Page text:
I wrote this at a key point in my life, having reached 60, after an active lifetime in education, I came to a series of conclusions about learning. In summary:-
Learning is a skill, a habit; it is not a linear process, broken into neat bricks, hour-long packages to be delivered and put together one by one, inspected, found wanting but not necessarily supported to improve.
The school system works when it works and finds it hard to react when needed. Human systems are prone to human frailty, even illness and sometimes need TLC, not to be told to heal thyself.
Learning happens, if you actively are looking for it, accidentally when things happen, when you reach a point where you have reached the limits of a skill or a piece of knowledge and need to extend that to achieve.
Learning doesn’t just happen because a teacher talks.
Active learners listen more intently, allowing teachers to teach better and develop greater challenges.
Learning is messy, with errors and misconceptions to be identified and explored.
Learning for yourself is most powerful.
Imposed “learning” allows you to be engaged or not.
Learning from enthusiastic others provides the buzz from which further learning occurs.
Life offers problems for which school learning may not prepare you, requiring resilience, resourcefulness, strength of character, the ability to solve problems and sometimes pure survival skills. Experience outside school is as strong a teacher as teachers in school.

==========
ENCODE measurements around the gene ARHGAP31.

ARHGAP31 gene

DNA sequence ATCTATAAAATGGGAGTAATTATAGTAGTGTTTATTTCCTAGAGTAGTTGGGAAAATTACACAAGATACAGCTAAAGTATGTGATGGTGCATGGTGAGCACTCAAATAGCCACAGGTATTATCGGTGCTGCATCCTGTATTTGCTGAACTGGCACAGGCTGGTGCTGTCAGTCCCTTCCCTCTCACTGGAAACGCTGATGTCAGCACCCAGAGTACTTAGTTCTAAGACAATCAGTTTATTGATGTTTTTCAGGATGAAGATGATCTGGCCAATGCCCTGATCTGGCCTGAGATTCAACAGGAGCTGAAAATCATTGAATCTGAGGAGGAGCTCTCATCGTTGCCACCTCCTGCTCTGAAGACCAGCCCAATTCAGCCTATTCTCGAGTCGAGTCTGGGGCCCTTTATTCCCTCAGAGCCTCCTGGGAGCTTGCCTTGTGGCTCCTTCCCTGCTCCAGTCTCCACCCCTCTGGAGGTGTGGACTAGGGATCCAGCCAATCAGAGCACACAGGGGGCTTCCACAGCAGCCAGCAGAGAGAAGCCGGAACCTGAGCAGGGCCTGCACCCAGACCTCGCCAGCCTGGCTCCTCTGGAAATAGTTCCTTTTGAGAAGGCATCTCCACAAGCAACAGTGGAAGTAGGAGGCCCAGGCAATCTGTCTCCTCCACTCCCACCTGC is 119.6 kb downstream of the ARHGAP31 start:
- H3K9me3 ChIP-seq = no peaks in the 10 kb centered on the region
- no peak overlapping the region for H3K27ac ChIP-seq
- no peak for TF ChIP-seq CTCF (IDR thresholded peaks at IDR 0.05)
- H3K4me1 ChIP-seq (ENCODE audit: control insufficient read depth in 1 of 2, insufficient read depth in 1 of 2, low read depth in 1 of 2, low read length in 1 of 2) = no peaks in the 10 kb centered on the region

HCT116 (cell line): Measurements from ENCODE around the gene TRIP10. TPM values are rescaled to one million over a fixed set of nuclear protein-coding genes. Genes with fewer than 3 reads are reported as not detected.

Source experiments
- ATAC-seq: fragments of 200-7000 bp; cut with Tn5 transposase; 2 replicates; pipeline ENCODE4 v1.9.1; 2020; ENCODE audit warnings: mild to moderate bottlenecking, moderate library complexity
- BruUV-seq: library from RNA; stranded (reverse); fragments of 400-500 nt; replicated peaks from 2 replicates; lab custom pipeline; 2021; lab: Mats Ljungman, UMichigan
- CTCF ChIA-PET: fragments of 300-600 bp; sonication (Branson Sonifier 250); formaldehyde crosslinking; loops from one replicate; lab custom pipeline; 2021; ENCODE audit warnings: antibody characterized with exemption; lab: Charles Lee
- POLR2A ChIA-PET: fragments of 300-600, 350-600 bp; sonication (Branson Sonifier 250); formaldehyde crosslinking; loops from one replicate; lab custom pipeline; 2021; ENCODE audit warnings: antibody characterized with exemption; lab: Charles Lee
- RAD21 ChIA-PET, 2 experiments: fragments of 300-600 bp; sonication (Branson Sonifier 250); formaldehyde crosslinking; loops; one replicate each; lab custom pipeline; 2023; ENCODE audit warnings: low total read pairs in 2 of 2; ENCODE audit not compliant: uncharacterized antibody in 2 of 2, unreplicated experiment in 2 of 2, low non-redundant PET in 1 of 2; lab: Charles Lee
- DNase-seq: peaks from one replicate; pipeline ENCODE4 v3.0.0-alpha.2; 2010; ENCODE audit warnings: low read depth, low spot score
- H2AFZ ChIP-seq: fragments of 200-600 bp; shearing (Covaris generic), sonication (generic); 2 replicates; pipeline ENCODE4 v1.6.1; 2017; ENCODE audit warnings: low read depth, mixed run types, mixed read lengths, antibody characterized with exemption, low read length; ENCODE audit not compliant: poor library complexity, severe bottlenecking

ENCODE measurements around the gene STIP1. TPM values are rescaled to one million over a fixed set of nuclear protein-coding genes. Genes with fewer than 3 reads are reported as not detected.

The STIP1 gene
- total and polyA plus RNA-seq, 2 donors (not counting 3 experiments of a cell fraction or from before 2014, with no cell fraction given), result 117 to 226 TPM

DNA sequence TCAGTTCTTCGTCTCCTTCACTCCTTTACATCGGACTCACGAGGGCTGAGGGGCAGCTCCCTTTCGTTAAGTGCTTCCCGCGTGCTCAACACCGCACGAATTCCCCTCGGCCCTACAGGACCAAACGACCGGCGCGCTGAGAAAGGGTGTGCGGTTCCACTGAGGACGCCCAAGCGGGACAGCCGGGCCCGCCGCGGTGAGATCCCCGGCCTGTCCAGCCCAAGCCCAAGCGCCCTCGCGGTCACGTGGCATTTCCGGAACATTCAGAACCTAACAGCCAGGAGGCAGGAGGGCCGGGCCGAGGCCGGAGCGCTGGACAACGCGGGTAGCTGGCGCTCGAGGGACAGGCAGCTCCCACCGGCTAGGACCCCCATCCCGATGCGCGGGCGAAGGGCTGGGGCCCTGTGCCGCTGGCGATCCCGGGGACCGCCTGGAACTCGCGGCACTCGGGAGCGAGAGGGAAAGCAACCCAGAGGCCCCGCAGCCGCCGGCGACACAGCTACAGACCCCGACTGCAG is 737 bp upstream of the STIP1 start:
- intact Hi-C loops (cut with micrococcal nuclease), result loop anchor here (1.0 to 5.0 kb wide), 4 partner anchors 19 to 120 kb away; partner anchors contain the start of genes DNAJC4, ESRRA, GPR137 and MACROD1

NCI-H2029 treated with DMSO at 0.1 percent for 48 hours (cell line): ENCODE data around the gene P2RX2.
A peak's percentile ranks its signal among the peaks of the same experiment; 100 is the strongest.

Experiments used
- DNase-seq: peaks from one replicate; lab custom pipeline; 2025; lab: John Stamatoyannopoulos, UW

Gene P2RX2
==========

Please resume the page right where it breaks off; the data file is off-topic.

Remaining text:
Unthinking teachers, politicians and parents can do damage to systems and structures and individual children.
The pursuit of simple sound-bites is in danger of devaluing the study of education as a whole, for example, phonics is not necessarily the remedy to reading skill or pleasure.
Fear and fear of failure has a significant, negative impact on learning.
Rote learning is one way among many. Being an imposed approach, it can become negative, especially if success does not follow.
The quiet child with a “nice” background may be carrying as much, if not more, trauma as the extravert from the “difficult” home.
Luck and fate can work for you or against you and you have to be able to react.
We all need a special someone at some time, mentor, teacher, relative, parent, partner and some kind of safe anchorage, in order to grow.
The 1950’s were not a golden age of education for everyone. I was lucky to be a learner.